On The Global Economic Crisis

THE global economic crisis is usually seen as the sequel to the collapse of the housing bubble in the United States. This understanding however is inadequate. The formation of that bubble and its collapse are episodes which are themselves embedded within a deeper structural crisis that afflicts contemporary capitalism, one related to the phenomenon of “globalisation”.

On the BJP’s Election Manifesto

THERE is nothing surprising about a party that believes itself to be riding the crest of an electoral wave by appearing to be all things to all persons, delaying the release of its election manifesto almost until the elections have actually started. Since a manifesto is supposed to state what a party specifically stands for, the fear is that any such explicit statement would break the spell.

The Food Economy

AN impression is sought to be created by government spokesmen that Indian agriculture, especially the foodgrain sector, has left behind the stagnation that afflicted it in the immediate aftermath of the “economic reforms”. It has now “turned around”, and those who are still highlighting the deleterious effect of the neo-liberal regime upon food security are simply raking up a past that no longer exists.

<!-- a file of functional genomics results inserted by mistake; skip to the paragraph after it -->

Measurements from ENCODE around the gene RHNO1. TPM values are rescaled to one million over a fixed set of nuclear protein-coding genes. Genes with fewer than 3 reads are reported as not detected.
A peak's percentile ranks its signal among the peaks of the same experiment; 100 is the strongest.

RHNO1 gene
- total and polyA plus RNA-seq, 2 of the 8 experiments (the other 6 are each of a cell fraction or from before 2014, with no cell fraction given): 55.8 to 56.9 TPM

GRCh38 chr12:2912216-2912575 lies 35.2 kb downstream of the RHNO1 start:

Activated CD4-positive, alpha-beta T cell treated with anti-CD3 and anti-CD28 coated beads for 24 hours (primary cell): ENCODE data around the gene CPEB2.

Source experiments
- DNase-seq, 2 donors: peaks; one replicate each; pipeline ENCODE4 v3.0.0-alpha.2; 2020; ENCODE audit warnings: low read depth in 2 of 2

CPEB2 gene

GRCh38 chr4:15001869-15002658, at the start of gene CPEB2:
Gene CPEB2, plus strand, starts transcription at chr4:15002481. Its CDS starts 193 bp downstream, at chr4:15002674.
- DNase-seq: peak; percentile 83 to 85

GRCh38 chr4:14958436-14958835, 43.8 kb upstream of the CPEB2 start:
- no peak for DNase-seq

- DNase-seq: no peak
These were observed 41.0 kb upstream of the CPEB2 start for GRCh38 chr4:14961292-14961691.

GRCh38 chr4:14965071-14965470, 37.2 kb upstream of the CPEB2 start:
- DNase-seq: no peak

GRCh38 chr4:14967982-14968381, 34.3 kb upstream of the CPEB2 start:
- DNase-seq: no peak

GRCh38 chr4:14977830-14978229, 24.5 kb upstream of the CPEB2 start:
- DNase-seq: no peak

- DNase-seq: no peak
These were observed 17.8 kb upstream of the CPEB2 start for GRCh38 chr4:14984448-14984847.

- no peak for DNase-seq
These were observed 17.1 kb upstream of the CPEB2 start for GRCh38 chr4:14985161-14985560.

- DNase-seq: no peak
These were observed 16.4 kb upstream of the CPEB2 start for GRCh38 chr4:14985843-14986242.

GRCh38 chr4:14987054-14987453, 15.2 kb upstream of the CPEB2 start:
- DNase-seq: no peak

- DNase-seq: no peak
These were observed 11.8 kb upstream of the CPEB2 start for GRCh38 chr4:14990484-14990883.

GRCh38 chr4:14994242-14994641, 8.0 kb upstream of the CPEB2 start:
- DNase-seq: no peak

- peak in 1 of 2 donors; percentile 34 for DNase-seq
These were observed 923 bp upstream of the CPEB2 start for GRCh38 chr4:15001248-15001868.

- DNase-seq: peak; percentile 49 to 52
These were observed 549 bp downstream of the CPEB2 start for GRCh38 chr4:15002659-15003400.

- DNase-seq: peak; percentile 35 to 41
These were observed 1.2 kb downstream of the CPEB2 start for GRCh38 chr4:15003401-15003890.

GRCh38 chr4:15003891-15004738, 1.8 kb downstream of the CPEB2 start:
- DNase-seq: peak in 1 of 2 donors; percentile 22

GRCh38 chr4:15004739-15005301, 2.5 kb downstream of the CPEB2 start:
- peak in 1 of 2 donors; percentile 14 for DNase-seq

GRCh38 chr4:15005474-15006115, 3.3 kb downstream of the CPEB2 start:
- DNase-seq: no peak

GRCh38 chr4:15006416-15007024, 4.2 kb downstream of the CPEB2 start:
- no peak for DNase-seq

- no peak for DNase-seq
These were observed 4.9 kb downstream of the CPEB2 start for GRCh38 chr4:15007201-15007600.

One of the most deleterious consequences of neo-liberalism is in the sphere of education, but it is less studied than its more direct economic effects. I shall confine myself here to the sphere of higher education. Some detailed studies have recently come out on the effects of the neo-liberal dispensation on higher education in the United States; and these are of interest to us since whatever is happening in the U.S. is also happening in India at present. Neo-liberalism’s consequences are indeed quite universal.

Smith, Marx and Alienation

THERE has always been a tendency among non-Marxists to ignore the specificity of Marx’s perceptions in the realm of political economy, and to reduce them instead to similar but antecedent ideas that might be found in Adam Smith or David Ricardo. Economist Paul Samuelson expressed this tendency in the most blatant, if deliberately provocative, manner when he referred to Marx as a “minor post-Ricardian”.